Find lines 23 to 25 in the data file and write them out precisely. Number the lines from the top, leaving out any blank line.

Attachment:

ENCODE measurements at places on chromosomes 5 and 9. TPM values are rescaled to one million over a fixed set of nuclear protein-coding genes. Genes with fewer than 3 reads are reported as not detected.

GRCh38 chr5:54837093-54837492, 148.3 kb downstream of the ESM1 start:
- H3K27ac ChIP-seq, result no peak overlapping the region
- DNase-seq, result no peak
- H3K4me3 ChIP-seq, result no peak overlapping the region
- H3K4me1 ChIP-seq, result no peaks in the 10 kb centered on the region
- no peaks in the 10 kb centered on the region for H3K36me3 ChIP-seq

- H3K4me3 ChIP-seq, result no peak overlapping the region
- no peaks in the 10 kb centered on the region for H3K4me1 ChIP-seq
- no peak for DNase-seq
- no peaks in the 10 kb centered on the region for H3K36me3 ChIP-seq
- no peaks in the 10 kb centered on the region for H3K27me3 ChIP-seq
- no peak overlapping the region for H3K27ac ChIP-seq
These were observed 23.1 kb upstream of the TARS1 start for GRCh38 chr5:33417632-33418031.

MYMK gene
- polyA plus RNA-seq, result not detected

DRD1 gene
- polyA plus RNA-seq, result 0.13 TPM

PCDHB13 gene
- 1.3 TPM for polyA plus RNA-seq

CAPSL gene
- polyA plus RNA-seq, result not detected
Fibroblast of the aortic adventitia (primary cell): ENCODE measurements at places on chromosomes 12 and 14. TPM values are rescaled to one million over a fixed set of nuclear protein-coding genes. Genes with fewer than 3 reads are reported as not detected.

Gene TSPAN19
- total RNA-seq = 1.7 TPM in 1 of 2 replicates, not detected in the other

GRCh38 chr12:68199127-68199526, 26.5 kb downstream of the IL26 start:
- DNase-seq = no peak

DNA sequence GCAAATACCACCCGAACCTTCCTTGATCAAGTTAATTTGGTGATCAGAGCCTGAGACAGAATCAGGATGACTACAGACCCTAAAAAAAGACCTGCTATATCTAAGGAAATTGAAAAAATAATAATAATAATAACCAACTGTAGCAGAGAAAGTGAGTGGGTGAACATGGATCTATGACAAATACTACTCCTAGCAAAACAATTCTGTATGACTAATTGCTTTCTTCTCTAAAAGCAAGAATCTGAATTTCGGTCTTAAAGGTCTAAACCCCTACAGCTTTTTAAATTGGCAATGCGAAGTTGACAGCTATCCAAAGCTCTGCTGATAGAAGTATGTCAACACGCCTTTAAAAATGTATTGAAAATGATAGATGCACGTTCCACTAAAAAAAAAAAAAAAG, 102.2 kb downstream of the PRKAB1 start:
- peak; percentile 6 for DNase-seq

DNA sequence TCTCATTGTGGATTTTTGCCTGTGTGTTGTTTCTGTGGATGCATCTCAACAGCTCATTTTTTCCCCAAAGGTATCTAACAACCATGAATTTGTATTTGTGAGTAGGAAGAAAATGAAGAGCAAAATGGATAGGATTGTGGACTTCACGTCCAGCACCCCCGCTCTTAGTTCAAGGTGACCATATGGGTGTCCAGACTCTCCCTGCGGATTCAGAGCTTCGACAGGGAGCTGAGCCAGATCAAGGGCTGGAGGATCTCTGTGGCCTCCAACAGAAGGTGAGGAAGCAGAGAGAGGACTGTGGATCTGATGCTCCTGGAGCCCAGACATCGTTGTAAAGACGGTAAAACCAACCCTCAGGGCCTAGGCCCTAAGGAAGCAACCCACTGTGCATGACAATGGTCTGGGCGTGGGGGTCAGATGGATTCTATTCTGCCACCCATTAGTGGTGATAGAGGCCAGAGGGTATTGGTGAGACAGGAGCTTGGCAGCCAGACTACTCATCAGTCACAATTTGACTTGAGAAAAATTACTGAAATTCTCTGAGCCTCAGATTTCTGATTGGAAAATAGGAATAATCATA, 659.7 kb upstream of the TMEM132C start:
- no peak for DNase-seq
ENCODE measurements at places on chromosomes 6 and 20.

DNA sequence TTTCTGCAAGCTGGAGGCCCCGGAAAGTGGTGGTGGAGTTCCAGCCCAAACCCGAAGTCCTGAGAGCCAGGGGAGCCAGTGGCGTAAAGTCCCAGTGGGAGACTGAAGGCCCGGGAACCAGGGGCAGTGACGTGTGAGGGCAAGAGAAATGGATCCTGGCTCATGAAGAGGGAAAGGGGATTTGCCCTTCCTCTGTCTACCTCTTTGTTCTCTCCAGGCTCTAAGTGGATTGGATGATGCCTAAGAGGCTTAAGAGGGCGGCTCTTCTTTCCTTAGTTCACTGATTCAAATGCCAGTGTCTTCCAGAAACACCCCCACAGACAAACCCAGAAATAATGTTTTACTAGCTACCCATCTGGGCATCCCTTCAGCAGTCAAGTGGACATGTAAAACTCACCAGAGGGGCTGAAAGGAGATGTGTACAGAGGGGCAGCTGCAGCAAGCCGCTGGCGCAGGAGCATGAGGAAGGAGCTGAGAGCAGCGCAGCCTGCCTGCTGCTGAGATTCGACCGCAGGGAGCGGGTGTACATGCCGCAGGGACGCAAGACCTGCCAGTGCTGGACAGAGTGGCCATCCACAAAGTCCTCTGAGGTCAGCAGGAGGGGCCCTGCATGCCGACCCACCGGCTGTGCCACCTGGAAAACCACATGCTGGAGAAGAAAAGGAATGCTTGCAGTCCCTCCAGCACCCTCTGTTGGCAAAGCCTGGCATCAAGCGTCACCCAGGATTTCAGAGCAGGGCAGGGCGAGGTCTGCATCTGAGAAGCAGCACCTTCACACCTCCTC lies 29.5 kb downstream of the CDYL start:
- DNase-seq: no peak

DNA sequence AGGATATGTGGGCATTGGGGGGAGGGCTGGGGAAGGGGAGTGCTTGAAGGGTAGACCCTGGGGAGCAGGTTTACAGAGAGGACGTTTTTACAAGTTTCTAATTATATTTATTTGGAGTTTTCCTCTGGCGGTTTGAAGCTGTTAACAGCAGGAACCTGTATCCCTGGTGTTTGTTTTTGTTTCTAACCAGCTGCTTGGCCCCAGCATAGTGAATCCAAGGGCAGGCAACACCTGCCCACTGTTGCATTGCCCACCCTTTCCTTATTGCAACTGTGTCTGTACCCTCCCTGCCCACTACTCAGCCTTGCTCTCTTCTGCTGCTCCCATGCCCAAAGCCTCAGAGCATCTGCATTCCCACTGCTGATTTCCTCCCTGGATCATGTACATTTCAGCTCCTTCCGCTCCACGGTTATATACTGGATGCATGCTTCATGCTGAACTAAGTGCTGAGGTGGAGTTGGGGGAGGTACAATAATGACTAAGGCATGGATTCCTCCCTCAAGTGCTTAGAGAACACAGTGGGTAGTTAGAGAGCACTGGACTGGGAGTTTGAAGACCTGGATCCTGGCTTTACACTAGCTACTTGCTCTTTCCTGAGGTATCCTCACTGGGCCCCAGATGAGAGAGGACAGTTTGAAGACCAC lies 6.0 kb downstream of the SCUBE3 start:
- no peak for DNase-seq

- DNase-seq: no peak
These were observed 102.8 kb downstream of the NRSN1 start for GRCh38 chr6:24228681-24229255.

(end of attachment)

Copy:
Fibroblast of the aortic adventitia (primary cell): ENCODE measurements at places on chromosomes 12 and 14. TPM values are rescaled to one million over a fixed set of nuclear protein-coding genes. Genes with fewer than 3 reads are reported as not detected.

Gene TSPAN19
- total RNA-seq = 1.7 TPM in 1 of 2 replicates, not detected in the other